I really love reading articles. I just so wish I still had time to write and submit. I used to really enjoy the challenges and the successes – and learn from the defeats. Now I am bogged down in editing and proofreading. I enjoy that in a different way. It probably appeals to the little bit of OCD in me 🙂

Anyway, I’ve read a lot this year about the organisation called Birthrights. They seem to have been featured in may publications, probably because there is always a story about a woman who has been poorly treated in pregnancy. (You do seem to lose a lot of control and a lot of basic human rights when pregnant.) And perhaps also because their CEO, Rebecca Schiller, is a good writer and passionate about the cause.

Anyway, I was inspired to create an image that for me sums up the facts of often being sidelined or even completely shut out of the decision-making process when pregnant.

I sketched my own pregnant lady, stylising her and patterning her in both pink and blue (how trad!) in Illustrator including indicating the baby. I imagined the relevant human rights being showered down – so for this I used one of my own photos of a fountain at a famous garden I had visited.  I then drew a maze in graphite and coloured it digitally, and added some sea for it to float on, from another of my own photos. The chain is one of the brushes in Clip Studio Paint. Add a common or garden padlock and that bit was done. (I passed the image into CSP for the chain, but otherwise worked in Photoshop.) I hope you like it.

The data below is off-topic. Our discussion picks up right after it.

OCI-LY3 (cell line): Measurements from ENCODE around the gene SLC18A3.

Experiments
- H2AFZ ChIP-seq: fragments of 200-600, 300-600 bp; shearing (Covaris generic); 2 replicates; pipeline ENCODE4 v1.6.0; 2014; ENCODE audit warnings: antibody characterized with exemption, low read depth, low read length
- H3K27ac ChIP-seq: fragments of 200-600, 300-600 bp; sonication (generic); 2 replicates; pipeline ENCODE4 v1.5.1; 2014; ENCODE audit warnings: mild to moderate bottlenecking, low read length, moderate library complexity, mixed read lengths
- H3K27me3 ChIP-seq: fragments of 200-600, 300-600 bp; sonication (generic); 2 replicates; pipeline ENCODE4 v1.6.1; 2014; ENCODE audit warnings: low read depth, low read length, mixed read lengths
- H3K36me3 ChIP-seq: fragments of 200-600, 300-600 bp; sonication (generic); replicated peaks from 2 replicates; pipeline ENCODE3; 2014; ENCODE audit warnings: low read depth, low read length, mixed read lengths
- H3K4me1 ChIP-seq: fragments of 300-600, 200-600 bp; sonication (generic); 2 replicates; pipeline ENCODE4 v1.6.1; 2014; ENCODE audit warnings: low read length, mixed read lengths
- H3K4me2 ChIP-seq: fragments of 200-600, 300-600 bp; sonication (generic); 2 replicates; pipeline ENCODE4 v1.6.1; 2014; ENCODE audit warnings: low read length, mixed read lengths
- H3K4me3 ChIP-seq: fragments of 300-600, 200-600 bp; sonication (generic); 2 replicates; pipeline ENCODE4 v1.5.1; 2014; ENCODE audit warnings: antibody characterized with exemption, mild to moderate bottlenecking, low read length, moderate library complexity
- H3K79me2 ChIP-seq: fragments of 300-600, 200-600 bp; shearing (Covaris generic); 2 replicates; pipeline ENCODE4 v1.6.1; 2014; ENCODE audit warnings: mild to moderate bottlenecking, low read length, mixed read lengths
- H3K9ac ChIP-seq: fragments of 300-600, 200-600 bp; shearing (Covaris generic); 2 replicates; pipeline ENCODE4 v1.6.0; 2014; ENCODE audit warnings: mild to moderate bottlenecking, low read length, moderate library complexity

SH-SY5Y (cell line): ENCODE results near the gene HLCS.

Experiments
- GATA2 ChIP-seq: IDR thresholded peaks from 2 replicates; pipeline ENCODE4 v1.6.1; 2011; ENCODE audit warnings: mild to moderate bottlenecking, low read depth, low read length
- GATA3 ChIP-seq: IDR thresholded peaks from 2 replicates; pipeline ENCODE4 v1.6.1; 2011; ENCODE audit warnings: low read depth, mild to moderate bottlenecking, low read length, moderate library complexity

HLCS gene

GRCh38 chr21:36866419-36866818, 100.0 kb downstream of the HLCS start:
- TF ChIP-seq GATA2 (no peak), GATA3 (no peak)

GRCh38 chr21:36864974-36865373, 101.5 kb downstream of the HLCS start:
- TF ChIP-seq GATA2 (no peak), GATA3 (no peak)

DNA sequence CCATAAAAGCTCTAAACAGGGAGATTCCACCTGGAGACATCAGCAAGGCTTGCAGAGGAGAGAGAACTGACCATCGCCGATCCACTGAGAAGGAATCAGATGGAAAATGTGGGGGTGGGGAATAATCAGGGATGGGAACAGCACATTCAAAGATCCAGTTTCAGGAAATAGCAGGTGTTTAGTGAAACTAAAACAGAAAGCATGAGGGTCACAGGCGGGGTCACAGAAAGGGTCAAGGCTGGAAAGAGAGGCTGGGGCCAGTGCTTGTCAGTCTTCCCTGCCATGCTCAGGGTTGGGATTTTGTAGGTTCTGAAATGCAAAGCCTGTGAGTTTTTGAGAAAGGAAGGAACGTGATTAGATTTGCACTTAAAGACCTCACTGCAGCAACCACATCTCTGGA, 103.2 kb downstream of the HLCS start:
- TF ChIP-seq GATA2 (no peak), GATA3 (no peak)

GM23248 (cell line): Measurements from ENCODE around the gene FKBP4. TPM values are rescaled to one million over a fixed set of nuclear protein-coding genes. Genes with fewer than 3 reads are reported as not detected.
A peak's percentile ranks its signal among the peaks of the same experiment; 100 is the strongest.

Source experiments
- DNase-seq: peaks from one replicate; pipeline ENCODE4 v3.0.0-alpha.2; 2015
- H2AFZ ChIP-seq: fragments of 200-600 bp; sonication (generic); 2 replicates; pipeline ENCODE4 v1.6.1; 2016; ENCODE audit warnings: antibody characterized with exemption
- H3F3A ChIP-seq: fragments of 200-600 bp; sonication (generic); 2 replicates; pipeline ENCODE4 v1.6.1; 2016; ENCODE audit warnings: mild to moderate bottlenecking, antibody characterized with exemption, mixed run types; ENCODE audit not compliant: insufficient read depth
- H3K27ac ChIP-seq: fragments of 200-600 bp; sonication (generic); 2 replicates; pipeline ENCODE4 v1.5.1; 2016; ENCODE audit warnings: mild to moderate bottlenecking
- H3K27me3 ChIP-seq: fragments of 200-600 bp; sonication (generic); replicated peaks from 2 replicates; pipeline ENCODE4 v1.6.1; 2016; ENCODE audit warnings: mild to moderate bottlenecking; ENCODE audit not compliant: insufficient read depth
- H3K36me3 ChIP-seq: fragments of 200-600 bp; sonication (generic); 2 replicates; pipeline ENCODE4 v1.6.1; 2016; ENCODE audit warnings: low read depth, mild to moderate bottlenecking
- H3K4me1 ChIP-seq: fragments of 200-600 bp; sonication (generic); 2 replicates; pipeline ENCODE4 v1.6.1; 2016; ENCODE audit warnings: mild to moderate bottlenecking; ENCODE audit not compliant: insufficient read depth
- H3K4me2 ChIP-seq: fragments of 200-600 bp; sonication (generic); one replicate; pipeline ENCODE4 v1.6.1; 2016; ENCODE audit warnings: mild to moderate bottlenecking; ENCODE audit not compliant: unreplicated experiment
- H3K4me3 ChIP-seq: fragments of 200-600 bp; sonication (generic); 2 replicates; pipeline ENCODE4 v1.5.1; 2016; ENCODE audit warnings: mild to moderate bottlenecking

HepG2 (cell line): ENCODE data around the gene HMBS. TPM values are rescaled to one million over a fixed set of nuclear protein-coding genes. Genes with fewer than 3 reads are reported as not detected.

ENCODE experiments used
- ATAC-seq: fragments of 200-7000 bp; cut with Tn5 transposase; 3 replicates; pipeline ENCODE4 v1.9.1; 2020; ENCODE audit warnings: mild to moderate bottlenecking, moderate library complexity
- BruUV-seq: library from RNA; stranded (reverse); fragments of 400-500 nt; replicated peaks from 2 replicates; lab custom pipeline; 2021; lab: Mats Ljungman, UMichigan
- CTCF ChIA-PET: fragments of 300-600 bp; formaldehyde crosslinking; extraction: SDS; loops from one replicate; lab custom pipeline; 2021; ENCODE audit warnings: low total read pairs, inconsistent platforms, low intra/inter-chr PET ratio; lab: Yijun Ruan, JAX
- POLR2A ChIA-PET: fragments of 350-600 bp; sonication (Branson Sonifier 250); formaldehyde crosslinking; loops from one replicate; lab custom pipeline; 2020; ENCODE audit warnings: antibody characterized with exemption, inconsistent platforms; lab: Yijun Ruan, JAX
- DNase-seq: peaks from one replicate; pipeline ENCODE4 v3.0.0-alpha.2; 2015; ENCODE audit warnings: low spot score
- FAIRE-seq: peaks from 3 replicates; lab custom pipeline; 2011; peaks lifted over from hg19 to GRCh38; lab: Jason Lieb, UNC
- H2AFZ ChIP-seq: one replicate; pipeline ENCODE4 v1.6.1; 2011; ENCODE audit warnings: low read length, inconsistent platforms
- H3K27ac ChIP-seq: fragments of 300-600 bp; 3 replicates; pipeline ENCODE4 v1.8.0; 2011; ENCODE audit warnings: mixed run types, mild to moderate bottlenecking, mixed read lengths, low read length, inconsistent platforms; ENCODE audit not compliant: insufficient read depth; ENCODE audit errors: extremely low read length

human-rights-matter-for-pregnant-women

 

I often try to draw the same character doing different things. Keeping the style, keeping the character recognisable: it’s all grist to the mill in children’s illustration.

I thought of these two kids last week and drew the first image out in ink. I used permanent ink for the characters and soluble ink for the background – I wanted to keep the focus on the characters, who would be coloured, and leave the background as monotone after some moving around of the soluble ink for shading. The digital work was done in Photoshop and Clip Studio Paint – I just love the blending brush in CSP and often choose to colour there too, leaving any initial cleaning up of scanned line work and the post-processing manipulation for PS.

When I had done both images, as an afterthought, I made the background of the first one look cooler as it was outside, and the background of the other look warmer as it was inside. And I double-checked they were dressed in the same clothes here – although in the course of a book this might not be so.

I think probably they go better in reverse order actually – they have a lovely shared natter and then he bids her farewell on the doorstep and goes home! The third image shows the sequence all together: ringing to ask to come round, sharing together in the warmth, and saying goodbye.

friends

friends-sequence